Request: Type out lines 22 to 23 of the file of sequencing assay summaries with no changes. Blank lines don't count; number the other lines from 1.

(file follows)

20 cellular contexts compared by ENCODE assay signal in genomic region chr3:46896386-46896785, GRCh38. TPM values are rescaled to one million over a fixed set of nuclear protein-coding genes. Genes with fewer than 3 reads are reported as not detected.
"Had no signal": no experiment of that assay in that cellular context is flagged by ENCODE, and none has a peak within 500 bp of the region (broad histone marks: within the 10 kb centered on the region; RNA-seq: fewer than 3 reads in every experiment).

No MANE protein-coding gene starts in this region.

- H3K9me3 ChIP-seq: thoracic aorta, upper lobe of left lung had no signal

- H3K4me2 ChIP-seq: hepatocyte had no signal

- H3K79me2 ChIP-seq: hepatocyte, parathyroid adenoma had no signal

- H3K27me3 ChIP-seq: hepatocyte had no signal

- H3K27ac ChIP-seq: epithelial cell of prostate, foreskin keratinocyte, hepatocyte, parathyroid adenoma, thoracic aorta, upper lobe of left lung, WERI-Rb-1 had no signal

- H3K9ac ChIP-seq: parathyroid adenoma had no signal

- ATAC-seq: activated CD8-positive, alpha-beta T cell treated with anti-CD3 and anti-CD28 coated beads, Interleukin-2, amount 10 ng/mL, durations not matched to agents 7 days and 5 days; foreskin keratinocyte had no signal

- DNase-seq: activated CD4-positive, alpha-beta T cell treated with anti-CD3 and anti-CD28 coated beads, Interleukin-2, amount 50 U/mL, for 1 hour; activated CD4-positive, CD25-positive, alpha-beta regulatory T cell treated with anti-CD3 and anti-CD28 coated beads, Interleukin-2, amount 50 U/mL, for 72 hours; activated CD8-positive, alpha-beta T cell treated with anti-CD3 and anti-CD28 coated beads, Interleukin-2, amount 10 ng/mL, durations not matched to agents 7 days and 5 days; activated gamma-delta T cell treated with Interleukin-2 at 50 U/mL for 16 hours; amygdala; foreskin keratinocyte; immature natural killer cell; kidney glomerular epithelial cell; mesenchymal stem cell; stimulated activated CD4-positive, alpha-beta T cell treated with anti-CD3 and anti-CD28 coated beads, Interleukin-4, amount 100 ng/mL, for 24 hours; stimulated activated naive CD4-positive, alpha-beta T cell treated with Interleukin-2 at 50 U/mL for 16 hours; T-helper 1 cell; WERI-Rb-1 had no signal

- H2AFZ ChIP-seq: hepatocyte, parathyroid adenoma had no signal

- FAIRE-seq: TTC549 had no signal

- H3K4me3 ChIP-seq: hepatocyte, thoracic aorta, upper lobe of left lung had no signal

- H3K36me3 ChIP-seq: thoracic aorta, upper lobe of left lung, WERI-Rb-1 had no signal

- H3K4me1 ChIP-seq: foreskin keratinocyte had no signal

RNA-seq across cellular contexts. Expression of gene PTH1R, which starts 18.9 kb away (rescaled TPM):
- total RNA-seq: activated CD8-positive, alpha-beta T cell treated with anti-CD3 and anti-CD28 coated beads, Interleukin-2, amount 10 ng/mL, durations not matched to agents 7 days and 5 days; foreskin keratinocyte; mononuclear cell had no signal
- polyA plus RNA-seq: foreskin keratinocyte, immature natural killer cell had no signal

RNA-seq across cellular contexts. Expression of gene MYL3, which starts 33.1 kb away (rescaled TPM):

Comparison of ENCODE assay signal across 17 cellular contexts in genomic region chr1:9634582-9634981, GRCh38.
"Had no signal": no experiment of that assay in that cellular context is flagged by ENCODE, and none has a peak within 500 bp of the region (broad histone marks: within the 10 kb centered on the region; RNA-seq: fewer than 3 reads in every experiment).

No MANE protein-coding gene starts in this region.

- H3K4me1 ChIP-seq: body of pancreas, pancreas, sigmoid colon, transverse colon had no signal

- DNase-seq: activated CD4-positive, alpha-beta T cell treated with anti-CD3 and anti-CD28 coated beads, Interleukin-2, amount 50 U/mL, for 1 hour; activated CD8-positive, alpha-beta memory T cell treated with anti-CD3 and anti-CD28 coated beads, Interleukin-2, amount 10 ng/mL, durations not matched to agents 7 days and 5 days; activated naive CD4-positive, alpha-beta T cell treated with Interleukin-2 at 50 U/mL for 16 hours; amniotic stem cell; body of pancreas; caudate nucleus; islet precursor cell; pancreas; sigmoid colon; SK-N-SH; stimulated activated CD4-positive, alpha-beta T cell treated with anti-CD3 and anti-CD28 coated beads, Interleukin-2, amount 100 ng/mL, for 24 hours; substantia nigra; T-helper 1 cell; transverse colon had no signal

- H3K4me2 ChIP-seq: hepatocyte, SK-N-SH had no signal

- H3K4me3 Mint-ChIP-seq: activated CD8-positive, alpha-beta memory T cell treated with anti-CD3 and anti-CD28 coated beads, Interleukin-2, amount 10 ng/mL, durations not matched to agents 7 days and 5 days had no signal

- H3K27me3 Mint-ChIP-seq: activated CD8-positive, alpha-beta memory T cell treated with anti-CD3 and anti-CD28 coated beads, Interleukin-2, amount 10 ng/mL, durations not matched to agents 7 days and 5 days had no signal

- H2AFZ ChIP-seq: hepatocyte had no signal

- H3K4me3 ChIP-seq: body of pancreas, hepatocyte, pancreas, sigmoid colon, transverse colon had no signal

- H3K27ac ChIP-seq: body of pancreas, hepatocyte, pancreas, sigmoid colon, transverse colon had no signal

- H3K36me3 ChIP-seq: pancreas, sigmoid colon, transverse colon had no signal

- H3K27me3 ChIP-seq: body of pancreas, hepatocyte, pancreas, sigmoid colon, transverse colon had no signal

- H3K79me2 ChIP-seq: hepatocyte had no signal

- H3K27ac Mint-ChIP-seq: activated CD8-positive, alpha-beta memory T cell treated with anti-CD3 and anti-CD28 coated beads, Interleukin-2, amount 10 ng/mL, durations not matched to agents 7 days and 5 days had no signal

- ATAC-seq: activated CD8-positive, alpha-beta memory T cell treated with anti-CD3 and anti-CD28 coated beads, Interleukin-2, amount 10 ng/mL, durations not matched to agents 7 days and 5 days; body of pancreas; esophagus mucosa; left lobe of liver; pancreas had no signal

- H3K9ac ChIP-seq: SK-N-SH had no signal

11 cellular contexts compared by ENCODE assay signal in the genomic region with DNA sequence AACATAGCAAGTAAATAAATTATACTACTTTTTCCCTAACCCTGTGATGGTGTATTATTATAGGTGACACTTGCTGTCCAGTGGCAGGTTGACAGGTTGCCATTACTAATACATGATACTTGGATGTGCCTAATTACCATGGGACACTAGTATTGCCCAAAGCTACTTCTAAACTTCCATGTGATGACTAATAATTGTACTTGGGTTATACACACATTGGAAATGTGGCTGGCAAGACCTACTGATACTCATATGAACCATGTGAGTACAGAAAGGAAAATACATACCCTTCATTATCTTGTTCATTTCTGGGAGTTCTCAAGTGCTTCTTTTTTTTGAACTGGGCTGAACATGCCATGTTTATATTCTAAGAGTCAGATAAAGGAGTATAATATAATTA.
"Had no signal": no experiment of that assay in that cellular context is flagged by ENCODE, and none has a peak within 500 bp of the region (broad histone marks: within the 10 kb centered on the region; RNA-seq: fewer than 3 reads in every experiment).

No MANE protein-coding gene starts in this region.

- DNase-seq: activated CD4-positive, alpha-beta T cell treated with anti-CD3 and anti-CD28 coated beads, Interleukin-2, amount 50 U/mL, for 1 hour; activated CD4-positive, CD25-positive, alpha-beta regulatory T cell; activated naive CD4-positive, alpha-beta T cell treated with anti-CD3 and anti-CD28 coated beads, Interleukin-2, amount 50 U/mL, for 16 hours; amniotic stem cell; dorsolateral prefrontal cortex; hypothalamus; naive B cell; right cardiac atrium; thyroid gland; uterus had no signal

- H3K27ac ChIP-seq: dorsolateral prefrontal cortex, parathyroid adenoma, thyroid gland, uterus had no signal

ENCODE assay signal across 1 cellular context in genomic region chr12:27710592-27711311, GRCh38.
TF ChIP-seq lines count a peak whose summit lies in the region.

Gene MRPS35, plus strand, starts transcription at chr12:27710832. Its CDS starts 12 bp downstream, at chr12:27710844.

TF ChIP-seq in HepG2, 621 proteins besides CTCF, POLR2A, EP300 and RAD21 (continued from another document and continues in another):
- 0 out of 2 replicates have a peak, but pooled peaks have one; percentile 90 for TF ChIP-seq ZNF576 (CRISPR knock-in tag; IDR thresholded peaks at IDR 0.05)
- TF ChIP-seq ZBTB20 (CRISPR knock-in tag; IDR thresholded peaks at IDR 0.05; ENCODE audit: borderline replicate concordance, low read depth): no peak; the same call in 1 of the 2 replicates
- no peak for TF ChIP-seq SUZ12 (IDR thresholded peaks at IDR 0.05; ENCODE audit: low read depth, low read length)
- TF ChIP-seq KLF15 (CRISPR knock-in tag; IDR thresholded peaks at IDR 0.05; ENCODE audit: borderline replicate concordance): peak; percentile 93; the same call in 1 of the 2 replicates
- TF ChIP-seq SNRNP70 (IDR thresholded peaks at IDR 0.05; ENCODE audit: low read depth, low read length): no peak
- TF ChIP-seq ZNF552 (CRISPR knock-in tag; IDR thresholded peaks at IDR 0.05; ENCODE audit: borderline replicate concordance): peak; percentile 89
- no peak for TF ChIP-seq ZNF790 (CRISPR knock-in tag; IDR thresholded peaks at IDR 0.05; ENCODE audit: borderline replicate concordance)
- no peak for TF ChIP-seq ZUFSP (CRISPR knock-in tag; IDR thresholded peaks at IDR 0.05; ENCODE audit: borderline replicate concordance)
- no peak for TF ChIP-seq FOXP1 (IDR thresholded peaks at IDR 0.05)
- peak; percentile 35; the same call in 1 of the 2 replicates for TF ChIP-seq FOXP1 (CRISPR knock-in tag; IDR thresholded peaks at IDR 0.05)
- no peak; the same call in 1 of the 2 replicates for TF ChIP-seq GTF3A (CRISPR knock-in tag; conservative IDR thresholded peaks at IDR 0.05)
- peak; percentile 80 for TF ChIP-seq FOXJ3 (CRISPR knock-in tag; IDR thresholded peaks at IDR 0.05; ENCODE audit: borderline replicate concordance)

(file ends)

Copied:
"Had no signal": no experiment of that assay in that cellular context is flagged by ENCODE, and none has a peak within 500 bp of the region (broad histone marks: within the 10 kb centered on the region; RNA-seq: fewer than 3 reads in every experiment).

No MANE protein-coding gene starts in this region.